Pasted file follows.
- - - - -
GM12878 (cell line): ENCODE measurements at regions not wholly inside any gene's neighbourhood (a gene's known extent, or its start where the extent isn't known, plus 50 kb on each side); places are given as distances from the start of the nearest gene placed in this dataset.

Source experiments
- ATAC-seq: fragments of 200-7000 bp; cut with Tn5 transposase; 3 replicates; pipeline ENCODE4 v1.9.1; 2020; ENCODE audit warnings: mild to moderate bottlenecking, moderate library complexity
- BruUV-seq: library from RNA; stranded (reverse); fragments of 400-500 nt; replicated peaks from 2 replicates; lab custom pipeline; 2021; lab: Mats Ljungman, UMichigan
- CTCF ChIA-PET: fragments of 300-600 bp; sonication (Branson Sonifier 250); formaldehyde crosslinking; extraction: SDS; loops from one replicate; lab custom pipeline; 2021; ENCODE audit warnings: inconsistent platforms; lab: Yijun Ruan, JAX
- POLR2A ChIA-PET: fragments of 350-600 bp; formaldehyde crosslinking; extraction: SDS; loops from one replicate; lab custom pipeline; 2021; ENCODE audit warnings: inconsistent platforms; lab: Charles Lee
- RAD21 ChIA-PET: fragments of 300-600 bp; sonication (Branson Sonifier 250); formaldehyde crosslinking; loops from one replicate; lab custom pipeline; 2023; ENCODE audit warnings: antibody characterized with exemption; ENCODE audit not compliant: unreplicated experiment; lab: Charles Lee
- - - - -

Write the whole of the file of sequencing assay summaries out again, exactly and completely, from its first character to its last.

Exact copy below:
GM12878 (cell line): ENCODE measurements at regions not wholly inside any gene's neighbourhood (a gene's known extent, or its start where the extent isn't known, plus 50 kb on each side); places are given as distances from the start of the nearest gene placed in this dataset.

Source experiments
- ATAC-seq: fragments of 200-7000 bp; cut with Tn5 transposase; 3 replicates; pipeline ENCODE4 v1.9.1; 2020; ENCODE audit warnings: mild to moderate bottlenecking, moderate library complexity
- BruUV-seq: library from RNA; stranded (reverse); fragments of 400-500 nt; replicated peaks from 2 replicates; lab custom pipeline; 2021; lab: Mats Ljungman, UMichigan
- CTCF ChIA-PET: fragments of 300-600 bp; sonication (Branson Sonifier 250); formaldehyde crosslinking; extraction: SDS; loops from one replicate; lab custom pipeline; 2021; ENCODE audit warnings: inconsistent platforms; lab: Yijun Ruan, JAX
- POLR2A ChIA-PET: fragments of 350-600 bp; formaldehyde crosslinking; extraction: SDS; loops from one replicate; lab custom pipeline; 2021; ENCODE audit warnings: inconsistent platforms; lab: Charles Lee
- RAD21 ChIA-PET: fragments of 300-600 bp; sonication (Branson Sonifier 250); formaldehyde crosslinking; loops from one replicate; lab custom pipeline; 2023; ENCODE audit warnings: antibody characterized with exemption; ENCODE audit not compliant: unreplicated experiment; lab: Charles Lee